These are 13 obstacles that are most common throughout all races. Include them in your obstacle course training and practice the techniques at your local obstacle course training gym, or outdoor fitness facility.

Setting the technique into muscle memory will benefit you on race day.

Nonetheless, even if you have little opportunity to practice, you will be surprised at how theoretical knowledge comes to life when you are under pressure to excel on race day.

1
Barbed Wire Crawl

The best way to go through the barb wire obstacle, is to crawl fast.

The Barbed Wire Crawl is a staple in almost all obstacle course races. Even though you are allowed to roll, I find that it disorientates me with dizziness.

Hand-foot crawl (same as the parkour quadrupedal movement or bear crawl)
MovNat Foot-hand crawl (same as the Parkour quadrupedal movement or bear crawl)

I prefer doing bear crawls (aka foot-hand crawl in MovNat) quickly from one end to the other. The momentum will make it less tiring to move forward (and your knees are less likely to hit the floor from fatigue).

Obstacle course training advice – Train in Bear Crawls

Practice the hand-foot crawl (aka bear crawl or quadrupedal movement). It strengthens your core and gives you the speed needed to complete the Barbed Wire Crawl obstacle.

  • Your knees should not touch the ground
  • Your back needs to be straight and aligned, arching it up will get you cut on the barb wire
Related:  5 Reasons Why I Love the Spartan Race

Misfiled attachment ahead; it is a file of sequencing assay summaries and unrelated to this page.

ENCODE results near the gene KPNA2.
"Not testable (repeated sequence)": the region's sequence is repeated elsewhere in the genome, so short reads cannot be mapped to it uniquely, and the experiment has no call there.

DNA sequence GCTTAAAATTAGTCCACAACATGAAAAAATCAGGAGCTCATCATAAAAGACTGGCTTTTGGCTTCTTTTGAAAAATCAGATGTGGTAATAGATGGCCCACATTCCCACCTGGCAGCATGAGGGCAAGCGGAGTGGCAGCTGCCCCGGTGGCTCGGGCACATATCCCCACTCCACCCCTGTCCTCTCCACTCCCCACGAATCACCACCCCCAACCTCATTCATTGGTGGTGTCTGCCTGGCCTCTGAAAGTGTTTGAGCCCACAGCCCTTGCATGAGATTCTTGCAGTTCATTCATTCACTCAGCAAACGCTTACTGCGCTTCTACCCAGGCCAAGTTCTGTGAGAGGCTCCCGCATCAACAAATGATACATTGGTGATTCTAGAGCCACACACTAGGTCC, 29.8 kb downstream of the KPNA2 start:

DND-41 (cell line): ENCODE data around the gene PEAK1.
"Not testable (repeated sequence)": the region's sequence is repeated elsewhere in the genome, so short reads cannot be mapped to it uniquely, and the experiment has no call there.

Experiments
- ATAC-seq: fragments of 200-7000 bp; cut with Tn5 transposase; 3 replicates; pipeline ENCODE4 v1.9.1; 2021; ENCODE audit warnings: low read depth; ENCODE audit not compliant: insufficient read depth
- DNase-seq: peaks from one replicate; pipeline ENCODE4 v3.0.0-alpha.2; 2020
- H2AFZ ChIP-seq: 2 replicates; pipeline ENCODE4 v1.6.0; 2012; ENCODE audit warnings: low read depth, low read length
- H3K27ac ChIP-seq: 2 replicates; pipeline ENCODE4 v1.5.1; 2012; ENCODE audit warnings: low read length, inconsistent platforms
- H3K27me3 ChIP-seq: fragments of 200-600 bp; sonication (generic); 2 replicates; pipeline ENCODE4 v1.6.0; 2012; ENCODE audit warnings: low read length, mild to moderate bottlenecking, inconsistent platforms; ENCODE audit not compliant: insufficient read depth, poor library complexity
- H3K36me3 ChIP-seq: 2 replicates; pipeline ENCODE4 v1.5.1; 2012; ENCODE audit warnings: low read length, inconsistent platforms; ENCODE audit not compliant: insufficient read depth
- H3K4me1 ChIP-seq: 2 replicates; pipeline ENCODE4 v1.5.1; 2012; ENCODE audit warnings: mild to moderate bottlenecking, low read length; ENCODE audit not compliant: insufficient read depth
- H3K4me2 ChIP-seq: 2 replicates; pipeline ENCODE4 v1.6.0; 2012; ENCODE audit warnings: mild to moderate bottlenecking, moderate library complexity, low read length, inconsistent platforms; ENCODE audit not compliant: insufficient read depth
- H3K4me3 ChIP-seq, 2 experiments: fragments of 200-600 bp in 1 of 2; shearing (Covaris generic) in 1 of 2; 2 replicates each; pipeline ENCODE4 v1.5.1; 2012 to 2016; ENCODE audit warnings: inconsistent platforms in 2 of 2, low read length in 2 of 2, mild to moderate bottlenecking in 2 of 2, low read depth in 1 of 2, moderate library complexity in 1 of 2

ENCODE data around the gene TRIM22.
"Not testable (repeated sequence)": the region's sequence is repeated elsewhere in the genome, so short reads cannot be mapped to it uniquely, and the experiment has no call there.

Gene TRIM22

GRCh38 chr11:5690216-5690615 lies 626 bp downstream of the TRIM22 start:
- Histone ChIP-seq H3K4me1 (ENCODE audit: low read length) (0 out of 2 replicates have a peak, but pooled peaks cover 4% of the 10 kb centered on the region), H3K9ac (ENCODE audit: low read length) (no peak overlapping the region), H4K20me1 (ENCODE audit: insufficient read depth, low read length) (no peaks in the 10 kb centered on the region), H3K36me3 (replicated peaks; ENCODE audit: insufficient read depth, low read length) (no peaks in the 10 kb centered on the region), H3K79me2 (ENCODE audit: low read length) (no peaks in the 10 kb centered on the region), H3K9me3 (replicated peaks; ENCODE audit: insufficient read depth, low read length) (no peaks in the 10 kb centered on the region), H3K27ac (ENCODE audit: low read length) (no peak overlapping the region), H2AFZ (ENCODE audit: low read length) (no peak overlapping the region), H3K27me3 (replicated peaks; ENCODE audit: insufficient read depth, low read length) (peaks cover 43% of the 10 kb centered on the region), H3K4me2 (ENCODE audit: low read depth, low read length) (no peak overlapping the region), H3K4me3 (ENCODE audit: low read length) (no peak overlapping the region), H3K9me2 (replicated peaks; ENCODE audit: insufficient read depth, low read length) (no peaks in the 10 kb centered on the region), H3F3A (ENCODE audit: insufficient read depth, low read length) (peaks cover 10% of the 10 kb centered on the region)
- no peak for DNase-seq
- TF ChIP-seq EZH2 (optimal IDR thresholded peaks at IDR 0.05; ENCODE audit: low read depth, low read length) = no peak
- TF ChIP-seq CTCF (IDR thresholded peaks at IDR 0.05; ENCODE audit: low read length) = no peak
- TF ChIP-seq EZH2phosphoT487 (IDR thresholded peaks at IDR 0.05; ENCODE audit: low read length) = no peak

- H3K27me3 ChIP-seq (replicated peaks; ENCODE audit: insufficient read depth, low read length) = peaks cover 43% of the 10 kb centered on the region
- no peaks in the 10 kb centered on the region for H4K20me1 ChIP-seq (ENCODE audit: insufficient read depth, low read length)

If the wire is too low, do the army leopard crawl instead.

Blockages from obstacle lane-hoggers may slow you down

The problem, however, is the many obstacle lane-hoggers in front of you, who prevent you from crawling fast. My advice is, get the competitive tickets if you are racing competitively. Not everyone is courteous or aware enough to keep to the side (and not stray into different lanes) when they are exhausted.

So, when you do get tired and need to rest (or slow down) don’t stay in the middle. Be aware that there are other racers.

2
Hercules Hoist

Possessing strong upper body strength will help you with the Hercules Hoist obstacle. You simply have to pull the weight to the top and slowly lower it down.

The Hercules Hoist was among the obstacles I overcame at Spartan Race (Sprint) in 2015. Just as Joe Distefano suggests, pretend that you are climbing up the rope and pull it downwards. When I was doing this obstacle for the first time, I made full use of my body weight to counter the heaviness, staggered my footing and just kept pulling.

3
Monkey Bars

In Monkey Bars obstacle you swing yourself from the starting point to the end, without falling to the ground.

Obstacle course training advice – Practice Grip by Hanging & Train in Monkey Bars to Coordinate Swinging Momentum

Doorway Pull Up Bar